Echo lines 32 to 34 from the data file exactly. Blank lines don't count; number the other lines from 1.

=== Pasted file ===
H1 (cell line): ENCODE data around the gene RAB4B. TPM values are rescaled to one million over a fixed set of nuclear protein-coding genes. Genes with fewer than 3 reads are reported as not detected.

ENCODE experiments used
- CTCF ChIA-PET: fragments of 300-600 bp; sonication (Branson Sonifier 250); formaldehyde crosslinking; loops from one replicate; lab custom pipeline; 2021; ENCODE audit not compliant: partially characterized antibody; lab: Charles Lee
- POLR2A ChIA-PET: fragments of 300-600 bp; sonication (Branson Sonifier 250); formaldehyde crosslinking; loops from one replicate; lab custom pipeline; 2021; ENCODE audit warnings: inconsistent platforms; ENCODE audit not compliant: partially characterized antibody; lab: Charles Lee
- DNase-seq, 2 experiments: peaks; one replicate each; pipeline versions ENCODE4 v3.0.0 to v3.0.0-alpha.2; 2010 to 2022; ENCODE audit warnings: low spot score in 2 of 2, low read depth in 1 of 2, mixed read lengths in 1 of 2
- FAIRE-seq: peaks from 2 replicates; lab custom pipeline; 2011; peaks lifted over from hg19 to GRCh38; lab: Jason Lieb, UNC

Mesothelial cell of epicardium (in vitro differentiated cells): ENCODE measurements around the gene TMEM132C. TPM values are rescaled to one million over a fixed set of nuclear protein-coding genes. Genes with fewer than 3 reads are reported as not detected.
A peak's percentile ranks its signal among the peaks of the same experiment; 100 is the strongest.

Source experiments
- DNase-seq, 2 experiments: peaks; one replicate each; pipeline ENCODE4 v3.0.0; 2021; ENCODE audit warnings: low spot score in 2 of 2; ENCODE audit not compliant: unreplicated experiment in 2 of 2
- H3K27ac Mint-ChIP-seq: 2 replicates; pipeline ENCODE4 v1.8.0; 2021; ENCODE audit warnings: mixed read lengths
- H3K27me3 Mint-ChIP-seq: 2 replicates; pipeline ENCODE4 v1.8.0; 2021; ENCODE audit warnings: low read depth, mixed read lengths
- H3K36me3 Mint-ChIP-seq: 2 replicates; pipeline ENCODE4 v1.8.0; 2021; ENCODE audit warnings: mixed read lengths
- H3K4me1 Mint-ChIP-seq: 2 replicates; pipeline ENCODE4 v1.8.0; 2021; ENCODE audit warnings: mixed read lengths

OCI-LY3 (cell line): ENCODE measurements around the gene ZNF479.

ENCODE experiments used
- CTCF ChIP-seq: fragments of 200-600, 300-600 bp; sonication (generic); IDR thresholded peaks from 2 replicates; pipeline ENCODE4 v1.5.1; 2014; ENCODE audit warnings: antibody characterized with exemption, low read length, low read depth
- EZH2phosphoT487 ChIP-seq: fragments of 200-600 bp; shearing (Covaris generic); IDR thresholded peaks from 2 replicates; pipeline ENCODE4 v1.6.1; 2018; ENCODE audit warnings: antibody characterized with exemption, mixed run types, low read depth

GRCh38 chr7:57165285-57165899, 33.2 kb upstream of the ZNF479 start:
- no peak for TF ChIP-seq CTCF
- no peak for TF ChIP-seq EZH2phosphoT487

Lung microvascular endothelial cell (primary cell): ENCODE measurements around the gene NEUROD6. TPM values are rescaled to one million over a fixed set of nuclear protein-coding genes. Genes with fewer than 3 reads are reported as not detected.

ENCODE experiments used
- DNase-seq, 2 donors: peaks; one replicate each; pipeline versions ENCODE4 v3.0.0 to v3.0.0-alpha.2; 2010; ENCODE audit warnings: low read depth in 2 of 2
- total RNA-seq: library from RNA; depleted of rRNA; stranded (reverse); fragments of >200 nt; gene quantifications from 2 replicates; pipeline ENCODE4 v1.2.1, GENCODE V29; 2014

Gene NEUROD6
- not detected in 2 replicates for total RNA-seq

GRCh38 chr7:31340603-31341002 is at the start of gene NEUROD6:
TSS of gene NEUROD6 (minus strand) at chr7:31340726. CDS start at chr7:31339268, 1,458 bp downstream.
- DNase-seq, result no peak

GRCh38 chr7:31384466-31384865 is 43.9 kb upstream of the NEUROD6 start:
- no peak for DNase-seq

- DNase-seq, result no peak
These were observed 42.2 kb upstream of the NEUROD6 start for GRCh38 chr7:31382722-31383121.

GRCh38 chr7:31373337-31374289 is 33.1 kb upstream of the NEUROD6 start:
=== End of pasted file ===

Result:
- no peak for DNase-seq

- DNase-seq, result no peak
These were observed 42.2 kb upstream of the NEUROD6 start for GRCh38 chr7:31382722-31383121.